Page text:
The meaning of “you” vs. “us”

April 13, 2007

by Bill Thompson, technology critic/blogger (and one of openDemocracy’s external editor)

When Time voted ‘You’ the person of the year the first thing I thought was ‘why not ‘Us’ – are Time and all that they represent so separate from the bloggers and citizen journalists that they belong in a completely separate category?’

And of course, to Time, they do.

This is one of the reasons why so many people feel distanced from the mainstream media, and we see it clearly in the way Christian expresses his unhappiness and makes many criticisms of professional journalism and professional journalists.

Some of these criticisms are merited, of course. They demonstrate what I think is a central point in the current debate, which is that our enthusiasm for ‘user-generated content’ and ‘democratised media’ is a symptom of deep-seated unhappiness with the current disposition, one that finds expression in blogging and photo-sharing sites and other forms of personal publishing.

However dig a little deeper and the desire is not to replace mainstream media but to reform it, to correct the errors and make it better. Even Christian acknowledges that ‘the pros’ have a place, although he seems to feel that the pressure from the citizen journalists will be enough to change things for the better. I wish I could be as optimistic as him about ‘being on the right road again’, because this feels more like what happened with punk rock in the UK in the 1970’s, when the political momentum rapidly dissipated as more and more bands turned their rebellion into money and the attitude and approach was simply appropriated by the industry.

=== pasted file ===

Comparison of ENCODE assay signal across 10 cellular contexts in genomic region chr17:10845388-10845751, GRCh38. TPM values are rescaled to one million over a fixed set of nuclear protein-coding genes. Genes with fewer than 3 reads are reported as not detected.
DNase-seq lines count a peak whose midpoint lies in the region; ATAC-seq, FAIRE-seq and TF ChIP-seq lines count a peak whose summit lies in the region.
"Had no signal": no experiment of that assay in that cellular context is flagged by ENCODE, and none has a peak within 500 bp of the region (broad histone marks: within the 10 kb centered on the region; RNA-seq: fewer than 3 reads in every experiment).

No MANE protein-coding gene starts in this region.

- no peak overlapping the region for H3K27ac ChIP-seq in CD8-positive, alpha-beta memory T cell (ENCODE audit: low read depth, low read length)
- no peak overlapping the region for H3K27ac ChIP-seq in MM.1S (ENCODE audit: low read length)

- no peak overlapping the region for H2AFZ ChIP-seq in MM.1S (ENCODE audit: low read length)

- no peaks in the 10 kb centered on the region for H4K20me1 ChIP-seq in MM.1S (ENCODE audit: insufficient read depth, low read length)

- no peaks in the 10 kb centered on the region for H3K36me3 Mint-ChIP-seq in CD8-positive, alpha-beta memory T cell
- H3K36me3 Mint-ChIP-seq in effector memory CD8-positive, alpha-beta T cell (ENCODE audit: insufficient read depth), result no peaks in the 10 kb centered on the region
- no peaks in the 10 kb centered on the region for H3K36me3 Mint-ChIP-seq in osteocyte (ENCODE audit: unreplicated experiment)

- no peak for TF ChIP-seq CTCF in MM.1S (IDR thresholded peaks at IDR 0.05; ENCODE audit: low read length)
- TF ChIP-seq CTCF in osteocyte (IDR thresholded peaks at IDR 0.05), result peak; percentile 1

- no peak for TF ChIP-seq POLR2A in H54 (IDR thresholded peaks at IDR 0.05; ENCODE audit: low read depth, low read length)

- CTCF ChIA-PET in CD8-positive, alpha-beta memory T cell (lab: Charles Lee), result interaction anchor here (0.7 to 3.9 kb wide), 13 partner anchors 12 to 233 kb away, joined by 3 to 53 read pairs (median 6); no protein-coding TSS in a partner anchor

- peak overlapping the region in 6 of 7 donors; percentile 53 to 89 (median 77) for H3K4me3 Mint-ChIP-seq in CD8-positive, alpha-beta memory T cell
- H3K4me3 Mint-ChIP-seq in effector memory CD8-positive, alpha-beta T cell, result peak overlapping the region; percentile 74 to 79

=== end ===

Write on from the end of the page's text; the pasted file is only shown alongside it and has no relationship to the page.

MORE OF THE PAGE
Taking a wider view, there is a real danger that we will confuse the growing availability of access to the means of production of images, sounds or texts with a shift in the balance of power that would merit the term ‘democratisation’. I don’t think that this adequately reflects what is going on. Pluralism is good in itself, and we should encourage everyone to make their voice heard and their images visible. But there is a massive separation between giving people space to express themselves and building forms of governance that can listen and take account of what is being said.

If the growth of self-publishing on the internet is an expression of increased democracy then it is the very earliest stage of that democracy, the gathering of the populace in the marketplace to discuss matters of common interest. The rulers are still asleep in their high castles, and the sound they hear on the wind may as well be the rustling of leaves in the trees as the murmurings of discontent.

Political change will only come if we make it come. The network, in itself, will not deliver it and we must not assume that it will.

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